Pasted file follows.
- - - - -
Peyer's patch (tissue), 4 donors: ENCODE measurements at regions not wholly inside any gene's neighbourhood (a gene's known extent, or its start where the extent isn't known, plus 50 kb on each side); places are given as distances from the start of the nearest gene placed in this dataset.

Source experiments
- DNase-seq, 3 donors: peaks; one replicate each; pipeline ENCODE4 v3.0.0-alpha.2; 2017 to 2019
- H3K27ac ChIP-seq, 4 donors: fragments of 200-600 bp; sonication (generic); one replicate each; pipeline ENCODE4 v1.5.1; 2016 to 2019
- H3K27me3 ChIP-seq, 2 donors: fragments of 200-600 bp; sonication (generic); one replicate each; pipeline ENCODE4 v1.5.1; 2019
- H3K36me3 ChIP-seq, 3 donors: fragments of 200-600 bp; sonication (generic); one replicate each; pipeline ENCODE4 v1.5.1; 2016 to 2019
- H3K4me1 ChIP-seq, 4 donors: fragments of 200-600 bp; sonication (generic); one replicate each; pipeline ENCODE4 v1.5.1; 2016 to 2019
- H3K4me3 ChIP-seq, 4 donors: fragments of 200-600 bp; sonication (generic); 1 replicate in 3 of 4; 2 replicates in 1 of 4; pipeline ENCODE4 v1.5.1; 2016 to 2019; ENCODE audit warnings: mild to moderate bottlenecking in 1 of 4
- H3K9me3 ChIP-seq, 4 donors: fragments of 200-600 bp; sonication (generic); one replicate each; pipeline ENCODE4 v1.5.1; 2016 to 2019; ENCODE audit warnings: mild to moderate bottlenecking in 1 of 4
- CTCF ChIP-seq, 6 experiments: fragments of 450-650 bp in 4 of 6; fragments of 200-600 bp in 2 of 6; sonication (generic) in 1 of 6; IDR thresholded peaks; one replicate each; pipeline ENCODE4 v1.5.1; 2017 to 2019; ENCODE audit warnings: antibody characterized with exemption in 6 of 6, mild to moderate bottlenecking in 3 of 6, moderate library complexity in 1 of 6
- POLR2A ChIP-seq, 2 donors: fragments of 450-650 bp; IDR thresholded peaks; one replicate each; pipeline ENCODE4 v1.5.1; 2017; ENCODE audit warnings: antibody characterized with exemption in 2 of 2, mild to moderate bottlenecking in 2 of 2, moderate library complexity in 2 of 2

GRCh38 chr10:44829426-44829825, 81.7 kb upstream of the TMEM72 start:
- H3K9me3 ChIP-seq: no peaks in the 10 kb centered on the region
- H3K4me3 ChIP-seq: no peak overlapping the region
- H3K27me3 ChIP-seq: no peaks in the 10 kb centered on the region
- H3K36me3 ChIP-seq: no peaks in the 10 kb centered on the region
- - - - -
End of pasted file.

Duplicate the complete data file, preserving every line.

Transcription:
Peyer's patch (tissue), 4 donors: ENCODE measurements at regions not wholly inside any gene's neighbourhood (a gene's known extent, or its start where the extent isn't known, plus 50 kb on each side); places are given as distances from the start of the nearest gene placed in this dataset.

Source experiments
- DNase-seq, 3 donors: peaks; one replicate each; pipeline ENCODE4 v3.0.0-alpha.2; 2017 to 2019
- H3K27ac ChIP-seq, 4 donors: fragments of 200-600 bp; sonication (generic); one replicate each; pipeline ENCODE4 v1.5.1; 2016 to 2019
- H3K27me3 ChIP-seq, 2 donors: fragments of 200-600 bp; sonication (generic); one replicate each; pipeline ENCODE4 v1.5.1; 2019
- H3K36me3 ChIP-seq, 3 donors: fragments of 200-600 bp; sonication (generic); one replicate each; pipeline ENCODE4 v1.5.1; 2016 to 2019
- H3K4me1 ChIP-seq, 4 donors: fragments of 200-600 bp; sonication (generic); one replicate each; pipeline ENCODE4 v1.5.1; 2016 to 2019
- H3K4me3 ChIP-seq, 4 donors: fragments of 200-600 bp; sonication (generic); 1 replicate in 3 of 4; 2 replicates in 1 of 4; pipeline ENCODE4 v1.5.1; 2016 to 2019; ENCODE audit warnings: mild to moderate bottlenecking in 1 of 4
- H3K9me3 ChIP-seq, 4 donors: fragments of 200-600 bp; sonication (generic); one replicate each; pipeline ENCODE4 v1.5.1; 2016 to 2019; ENCODE audit warnings: mild to moderate bottlenecking in 1 of 4
- CTCF ChIP-seq, 6 experiments: fragments of 450-650 bp in 4 of 6; fragments of 200-600 bp in 2 of 6; sonication (generic) in 1 of 6; IDR thresholded peaks; one replicate each; pipeline ENCODE4 v1.5.1; 2017 to 2019; ENCODE audit warnings: antibody characterized with exemption in 6 of 6, mild to moderate bottlenecking in 3 of 6, moderate library complexity in 1 of 6
- POLR2A ChIP-seq, 2 donors: fragments of 450-650 bp; IDR thresholded peaks; one replicate each; pipeline ENCODE4 v1.5.1; 2017; ENCODE audit warnings: antibody characterized with exemption in 2 of 2, mild to moderate bottlenecking in 2 of 2, moderate library complexity in 2 of 2

GRCh38 chr10:44829426-44829825, 81.7 kb upstream of the TMEM72 start:
- H3K9me3 ChIP-seq: no peaks in the 10 kb centered on the region
- H3K4me3 ChIP-seq: no peak overlapping the region
- H3K27me3 ChIP-seq: no peaks in the 10 kb centered on the region
- H3K36me3 ChIP-seq: no peaks in the 10 kb centered on the region